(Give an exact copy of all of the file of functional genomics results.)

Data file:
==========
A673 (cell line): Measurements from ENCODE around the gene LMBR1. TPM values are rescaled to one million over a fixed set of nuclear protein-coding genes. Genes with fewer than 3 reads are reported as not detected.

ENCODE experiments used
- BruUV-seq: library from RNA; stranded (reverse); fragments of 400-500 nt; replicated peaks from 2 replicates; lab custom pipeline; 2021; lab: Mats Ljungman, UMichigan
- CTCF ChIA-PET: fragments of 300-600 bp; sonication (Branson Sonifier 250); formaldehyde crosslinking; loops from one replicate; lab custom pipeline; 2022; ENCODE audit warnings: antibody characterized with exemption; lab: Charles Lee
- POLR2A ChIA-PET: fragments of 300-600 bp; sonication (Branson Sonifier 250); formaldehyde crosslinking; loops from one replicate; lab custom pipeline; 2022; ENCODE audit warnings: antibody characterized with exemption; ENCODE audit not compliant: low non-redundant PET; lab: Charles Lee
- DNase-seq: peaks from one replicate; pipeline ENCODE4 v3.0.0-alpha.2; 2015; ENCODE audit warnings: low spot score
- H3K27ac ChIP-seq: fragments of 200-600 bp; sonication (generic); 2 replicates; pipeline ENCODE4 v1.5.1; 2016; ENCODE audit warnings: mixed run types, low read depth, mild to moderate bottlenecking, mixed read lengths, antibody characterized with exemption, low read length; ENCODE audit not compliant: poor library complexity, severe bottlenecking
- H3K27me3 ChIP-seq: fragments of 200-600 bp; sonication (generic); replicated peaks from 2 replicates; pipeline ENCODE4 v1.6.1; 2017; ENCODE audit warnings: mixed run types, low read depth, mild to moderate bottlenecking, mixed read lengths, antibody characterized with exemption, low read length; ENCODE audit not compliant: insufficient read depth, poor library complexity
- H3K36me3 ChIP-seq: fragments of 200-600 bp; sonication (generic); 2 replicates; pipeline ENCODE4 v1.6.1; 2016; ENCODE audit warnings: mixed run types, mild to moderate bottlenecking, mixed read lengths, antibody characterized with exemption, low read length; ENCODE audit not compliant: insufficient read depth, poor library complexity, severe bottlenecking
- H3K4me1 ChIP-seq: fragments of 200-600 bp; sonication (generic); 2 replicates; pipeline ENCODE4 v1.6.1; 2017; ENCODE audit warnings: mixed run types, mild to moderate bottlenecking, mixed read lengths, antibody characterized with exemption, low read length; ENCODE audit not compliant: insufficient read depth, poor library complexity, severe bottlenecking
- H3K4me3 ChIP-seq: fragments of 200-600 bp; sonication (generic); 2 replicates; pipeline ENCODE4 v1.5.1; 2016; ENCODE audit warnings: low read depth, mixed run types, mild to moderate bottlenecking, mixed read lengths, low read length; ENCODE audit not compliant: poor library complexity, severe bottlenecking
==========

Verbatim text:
A673 (cell line): Measurements from ENCODE around the gene LMBR1. TPM values are rescaled to one million over a fixed set of nuclear protein-coding genes. Genes with fewer than 3 reads are reported as not detected.

ENCODE experiments used
- BruUV-seq: library from RNA; stranded (reverse); fragments of 400-500 nt; replicated peaks from 2 replicates; lab custom pipeline; 2021; lab: Mats Ljungman, UMichigan
- CTCF ChIA-PET: fragments of 300-600 bp; sonication (Branson Sonifier 250); formaldehyde crosslinking; loops from one replicate; lab custom pipeline; 2022; ENCODE audit warnings: antibody characterized with exemption; lab: Charles Lee
- POLR2A ChIA-PET: fragments of 300-600 bp; sonication (Branson Sonifier 250); formaldehyde crosslinking; loops from one replicate; lab custom pipeline; 2022; ENCODE audit warnings: antibody characterized with exemption; ENCODE audit not compliant: low non-redundant PET; lab: Charles Lee
- DNase-seq: peaks from one replicate; pipeline ENCODE4 v3.0.0-alpha.2; 2015; ENCODE audit warnings: low spot score
- H3K27ac ChIP-seq: fragments of 200-600 bp; sonication (generic); 2 replicates; pipeline ENCODE4 v1.5.1; 2016; ENCODE audit warnings: mixed run types, low read depth, mild to moderate bottlenecking, mixed read lengths, antibody characterized with exemption, low read length; ENCODE audit not compliant: poor library complexity, severe bottlenecking
- H3K27me3 ChIP-seq: fragments of 200-600 bp; sonication (generic); replicated peaks from 2 replicates; pipeline ENCODE4 v1.6.1; 2017; ENCODE audit warnings: mixed run types, low read depth, mild to moderate bottlenecking, mixed read lengths, antibody characterized with exemption, low read length; ENCODE audit not compliant: insufficient read depth, poor library complexity
- H3K36me3 ChIP-seq: fragments of 200-600 bp; sonication (generic); 2 replicates; pipeline ENCODE4 v1.6.1; 2016; ENCODE audit warnings: mixed run types, mild to moderate bottlenecking, mixed read lengths, antibody characterized with exemption, low read length; ENCODE audit not compliant: insufficient read depth, poor library complexity, severe bottlenecking
- H3K4me1 ChIP-seq: fragments of 200-600 bp; sonication (generic); 2 replicates; pipeline ENCODE4 v1.6.1; 2017; ENCODE audit warnings: mixed run types, mild to moderate bottlenecking, mixed read lengths, antibody characterized with exemption, low read length; ENCODE audit not compliant: insufficient read depth, poor library complexity, severe bottlenecking
- H3K4me3 ChIP-seq: fragments of 200-600 bp; sonication (generic); 2 replicates; pipeline ENCODE4 v1.5.1; 2016; ENCODE audit warnings: low read depth, mixed run types, mild to moderate bottlenecking, mixed read lengths, low read length; ENCODE audit not compliant: poor library complexity, severe bottlenecking